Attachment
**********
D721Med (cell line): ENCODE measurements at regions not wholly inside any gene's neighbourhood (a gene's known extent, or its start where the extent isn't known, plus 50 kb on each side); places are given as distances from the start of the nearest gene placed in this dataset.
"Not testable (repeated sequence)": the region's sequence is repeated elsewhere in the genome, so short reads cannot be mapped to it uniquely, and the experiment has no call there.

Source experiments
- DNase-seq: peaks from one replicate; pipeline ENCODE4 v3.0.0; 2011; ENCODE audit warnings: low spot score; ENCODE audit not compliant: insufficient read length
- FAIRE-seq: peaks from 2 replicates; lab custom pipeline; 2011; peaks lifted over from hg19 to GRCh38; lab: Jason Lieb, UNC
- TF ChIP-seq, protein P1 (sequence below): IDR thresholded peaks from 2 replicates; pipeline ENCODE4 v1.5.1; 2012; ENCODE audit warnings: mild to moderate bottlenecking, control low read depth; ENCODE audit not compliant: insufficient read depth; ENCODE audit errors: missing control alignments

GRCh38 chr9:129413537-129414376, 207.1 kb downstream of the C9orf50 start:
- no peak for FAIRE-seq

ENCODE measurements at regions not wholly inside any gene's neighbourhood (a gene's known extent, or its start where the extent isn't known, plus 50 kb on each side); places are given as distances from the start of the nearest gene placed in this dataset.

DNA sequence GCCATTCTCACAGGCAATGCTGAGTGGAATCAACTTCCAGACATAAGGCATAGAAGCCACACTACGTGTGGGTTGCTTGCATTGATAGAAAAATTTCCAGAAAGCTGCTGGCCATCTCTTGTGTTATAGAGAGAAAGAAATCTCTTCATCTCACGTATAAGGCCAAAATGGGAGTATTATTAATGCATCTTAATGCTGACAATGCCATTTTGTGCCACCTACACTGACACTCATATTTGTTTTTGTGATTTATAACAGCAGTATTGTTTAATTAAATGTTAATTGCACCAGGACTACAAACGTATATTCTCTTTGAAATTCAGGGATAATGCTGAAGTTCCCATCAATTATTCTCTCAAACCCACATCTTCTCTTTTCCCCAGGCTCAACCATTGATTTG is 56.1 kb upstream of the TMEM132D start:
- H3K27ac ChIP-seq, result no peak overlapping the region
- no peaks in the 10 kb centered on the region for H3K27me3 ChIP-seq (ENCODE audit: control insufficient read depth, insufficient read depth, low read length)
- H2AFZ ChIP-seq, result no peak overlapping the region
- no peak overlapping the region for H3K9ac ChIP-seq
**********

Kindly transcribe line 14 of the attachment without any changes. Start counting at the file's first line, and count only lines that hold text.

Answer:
- no peak overlapping the region for H3K9ac ChIP-seq